Foodmaker Nestle scored a major victory late Monday night when the U.S. Food and Drug Administration (FDA) granted marketing approval for the company’s Maggi noodles within the U.S. The U.S. joins six other countries in allowing the sale of the two-minute instant snack noodles, which had been tested by the regulator for unsafe levels of lead. Most notably, India’s Food Safety and Standards Authority (FSSAI) issued a June 5th ban on the product, which is manufactured in India, after a test revealed unsafe lead levels in a shipment along with the regulator citing labeling violations as well. Although Indian authorities in one lab found five shipments to be tested as safe, a subsequent test in a different facility determined that shipment to contain an unacceptable amount of lead. Despite the ban, an Indian judge ruled later in the month that the noodles could still be exported to countries that permit the product. The U.S. joins Canada, the U.K, and Australia, among others in allowing the sale and consumption of Maggi noodles. The ban has driven Nestle to declare a financial loss in its Indian operations, and led to serious questions about the country’s food safety standards. House of Spices, the U.S. importer for the noodles, posted on its official Facebook page Monday night that “The FDA has tested several shipments of Maggi noodles from India for lead content. Finding no unsafe lead levels, FDA released the noodles for sale in the United States. Therefore consumers can continue to buy Maggi noodles with confidence.”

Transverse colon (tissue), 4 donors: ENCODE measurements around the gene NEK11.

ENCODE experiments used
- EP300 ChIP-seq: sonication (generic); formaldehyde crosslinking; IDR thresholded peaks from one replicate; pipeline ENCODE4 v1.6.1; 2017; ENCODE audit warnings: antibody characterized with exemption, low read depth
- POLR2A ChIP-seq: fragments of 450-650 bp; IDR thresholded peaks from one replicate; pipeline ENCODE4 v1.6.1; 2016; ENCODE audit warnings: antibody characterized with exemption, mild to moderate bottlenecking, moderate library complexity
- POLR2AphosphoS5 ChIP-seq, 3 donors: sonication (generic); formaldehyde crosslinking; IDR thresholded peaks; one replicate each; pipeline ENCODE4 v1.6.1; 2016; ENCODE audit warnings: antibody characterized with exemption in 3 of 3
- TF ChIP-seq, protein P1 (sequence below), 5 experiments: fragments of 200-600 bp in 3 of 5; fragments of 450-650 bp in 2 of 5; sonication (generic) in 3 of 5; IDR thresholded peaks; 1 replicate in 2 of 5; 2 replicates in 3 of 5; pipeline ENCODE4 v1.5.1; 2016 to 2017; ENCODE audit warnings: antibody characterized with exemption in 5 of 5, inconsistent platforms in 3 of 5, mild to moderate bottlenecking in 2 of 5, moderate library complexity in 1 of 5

In addition to the regulatory testing by several countries, Nestle has stated that the company itself has tested 2,700 samples including 1,100 at independent labs, with none of the samples containing unacceptable levels of lead. Regardless of the FDA’s determination, Maggi noodles will likely remain banned in India due to a dispute over the product’s MSG labeling. Nestle insists that the product does not contain MSG, despite the FSSAI stating that testing in its labs prove the contrary. Nestle believes that the tests are instead detecting glutamate, which the company asserts is naturally occurring in hydrolysed groundnut protein, onion powder and wheat flour. Nestle India experienced a 20 percent sales decline, and a roughly $50 million loss in the quarter ending June 30th, largely stemming from the Maggi noodle scare and the ban. In response to the ban and its financial consequences, Nestle filed a lawsuit June 11th in the Bombay High Court against the FSSAI challenging the ban. The FDA approval, along with the approval from counterparts in other advanced-economy countries should add ammunition for Nestle’s case. One major point of contention is that Nestle wanted to the test the product, which contains the noodles and a separate flavor packet, together in a heated finished product like it is typically consumed. Regulators instead tested each individual item separately.
Also in focus are India’s food safety standards; whose credibility has been challenged in the past. The FSSAI did not even come into existence until 2011, and India had no national food safety authority prior to 2008. The regulators themselves concede that the country does not have sufficient equipment for complex testing, and often sources more advanced testing to independent laboratories. Despite food-safety having a low priority within India’s governmental structure, nearly 7,500 people died in the country from food-related poisoning, nearly one per-hour. This is actually a marked improvement from the epidemic in previous decades. Still, data from the FDA shows that more food imports were rejected by the U.S. from India than any other country in the first half of 2015. Other international giants like Coca-Cola, Cadbury prior to joining Mondelez International, and KFC, have fought similar food-safety allegations in the past.
Economic Times (India) – ET News Bureau
Food Quality News – Joe Whitworth
Livemint – Sounak Mitra
Wall Street Journal – Preetika Rana